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David Roberts
Works at NCVER
Lives in Adelaide, Australia
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David Roberts

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Not just for philosophers...
 
If you want to print the “Git for philosophers” piece, I made a release of the Git version with PDF and HTML versions. Here’s the PDF of Git for philosophers.
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I think +Richard Zach​ just wants to get his (potential) coauthors up to speed. I know +Steve Awodey​ uses it.
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The Hungarian mathematician Ágota Figula has put up (what looks like) all her papers on the arXiv in the last few days, dating back to 2003:

http://arxiv.org/find/math/1/au:+Figula_A/0/1/0/all/0/1

I love it when people do this...

#arXiv  
Back to Search form. The URL for this search is http://arxiv.org/find/math/1/au:+Figula_A/0/1/0/all/0/1. Showing results 1 through 17 (of 17 total) for au:Figula_A. 1. arXiv:1507.00638 [pdf, ps, other]. Title: The multiplication groups of topological loops. Authors: Ágota Figula ...
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It's all the fault of teh arXivez!!!11!! (cf https://xkcd.com/386/)

I'm not registering just to debunk, since it should be obvious that the problem is not that papers are released early, but that people are practically forced, by the pressure to get a grant, to get the next job etc, to hype up their own results.

ADDED:
Compare with http://www.theatlantic.com/technology/archive/2012/07/the-case-study-of-arsenic-life-how-the-internet-can-make-science-better/259581/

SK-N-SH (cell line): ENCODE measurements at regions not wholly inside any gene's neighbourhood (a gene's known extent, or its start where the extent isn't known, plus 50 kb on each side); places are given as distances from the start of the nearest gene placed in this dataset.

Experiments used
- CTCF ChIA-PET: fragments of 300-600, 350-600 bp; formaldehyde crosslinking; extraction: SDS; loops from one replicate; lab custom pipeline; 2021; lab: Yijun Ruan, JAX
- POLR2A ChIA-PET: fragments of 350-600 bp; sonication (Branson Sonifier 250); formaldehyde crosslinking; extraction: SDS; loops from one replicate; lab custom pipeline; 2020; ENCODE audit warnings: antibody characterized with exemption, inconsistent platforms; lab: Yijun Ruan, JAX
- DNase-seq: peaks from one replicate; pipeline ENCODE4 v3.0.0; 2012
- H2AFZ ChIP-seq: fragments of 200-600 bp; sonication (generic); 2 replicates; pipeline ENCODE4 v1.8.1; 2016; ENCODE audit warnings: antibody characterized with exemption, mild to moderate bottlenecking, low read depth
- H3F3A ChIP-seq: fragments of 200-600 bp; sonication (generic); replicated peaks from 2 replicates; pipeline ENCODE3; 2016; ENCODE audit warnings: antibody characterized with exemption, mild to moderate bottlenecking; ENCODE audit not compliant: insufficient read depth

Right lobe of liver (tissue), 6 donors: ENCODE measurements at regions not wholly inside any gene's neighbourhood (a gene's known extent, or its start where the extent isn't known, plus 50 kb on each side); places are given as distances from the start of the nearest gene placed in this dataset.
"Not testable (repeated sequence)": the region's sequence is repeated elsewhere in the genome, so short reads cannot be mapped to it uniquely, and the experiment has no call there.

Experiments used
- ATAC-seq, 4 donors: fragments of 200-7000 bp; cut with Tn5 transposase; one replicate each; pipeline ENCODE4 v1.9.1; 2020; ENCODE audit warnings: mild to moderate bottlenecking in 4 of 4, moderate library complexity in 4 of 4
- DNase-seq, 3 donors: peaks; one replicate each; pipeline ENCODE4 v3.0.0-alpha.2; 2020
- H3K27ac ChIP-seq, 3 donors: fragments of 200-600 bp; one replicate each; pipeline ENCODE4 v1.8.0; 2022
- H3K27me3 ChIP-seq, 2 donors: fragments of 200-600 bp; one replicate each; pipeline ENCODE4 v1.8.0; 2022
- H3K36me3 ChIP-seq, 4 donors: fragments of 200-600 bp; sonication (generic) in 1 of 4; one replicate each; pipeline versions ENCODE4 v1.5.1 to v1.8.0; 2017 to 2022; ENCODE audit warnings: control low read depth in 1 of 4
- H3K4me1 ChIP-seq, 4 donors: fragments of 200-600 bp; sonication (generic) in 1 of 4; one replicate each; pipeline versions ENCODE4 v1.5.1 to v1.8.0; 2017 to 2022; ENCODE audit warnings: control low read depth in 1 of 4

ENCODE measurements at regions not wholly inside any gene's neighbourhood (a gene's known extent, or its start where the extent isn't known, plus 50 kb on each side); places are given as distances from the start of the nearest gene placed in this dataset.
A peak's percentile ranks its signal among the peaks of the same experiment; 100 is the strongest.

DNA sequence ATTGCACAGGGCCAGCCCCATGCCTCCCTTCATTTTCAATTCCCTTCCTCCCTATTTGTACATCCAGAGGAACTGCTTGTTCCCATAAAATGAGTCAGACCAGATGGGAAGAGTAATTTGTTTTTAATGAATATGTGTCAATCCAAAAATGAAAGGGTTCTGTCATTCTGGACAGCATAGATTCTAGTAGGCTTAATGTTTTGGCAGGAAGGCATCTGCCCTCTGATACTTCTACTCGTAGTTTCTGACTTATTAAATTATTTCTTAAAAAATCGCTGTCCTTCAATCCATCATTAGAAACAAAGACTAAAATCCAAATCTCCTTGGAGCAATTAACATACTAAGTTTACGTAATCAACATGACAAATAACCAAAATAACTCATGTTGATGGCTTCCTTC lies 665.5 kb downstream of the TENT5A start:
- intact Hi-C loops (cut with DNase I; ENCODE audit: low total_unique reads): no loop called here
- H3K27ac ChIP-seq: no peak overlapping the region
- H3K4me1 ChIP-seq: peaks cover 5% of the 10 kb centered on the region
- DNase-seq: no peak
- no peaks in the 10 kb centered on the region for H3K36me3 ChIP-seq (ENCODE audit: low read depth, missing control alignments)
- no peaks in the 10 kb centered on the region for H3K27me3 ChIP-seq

Tighten the requirements for declaring physics breakthroughs, says Jan Conrad.
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Haha, it's probably my fault then :) I was referring to theorems before they are labeled.
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Longer than Pierre, but that was a tragic accident...
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Mary Ellen Rudin proved theorems, "but it wasn't just theorems. She created examples—some easy, some difficult, and some which were breathtaking, almost audacious. Her theorems and examples cut a wide swath through a world that, when she began, was known as point-set topology and which relatively soon, in large part because of the kind of work she did and the kind of influence she had on others, came to be known as set-theoretic topology," writes Judith Roitman. See more memories by colleagues, collaborators, and students celebrating Mary Ellen Rudin’s life and work in "Memories of Mary Ellen Rudin" (1924-2013) in Notices of the AMS at http://bit.ly/1C9hEYL. (Photo courtesy of the Rudin family album.)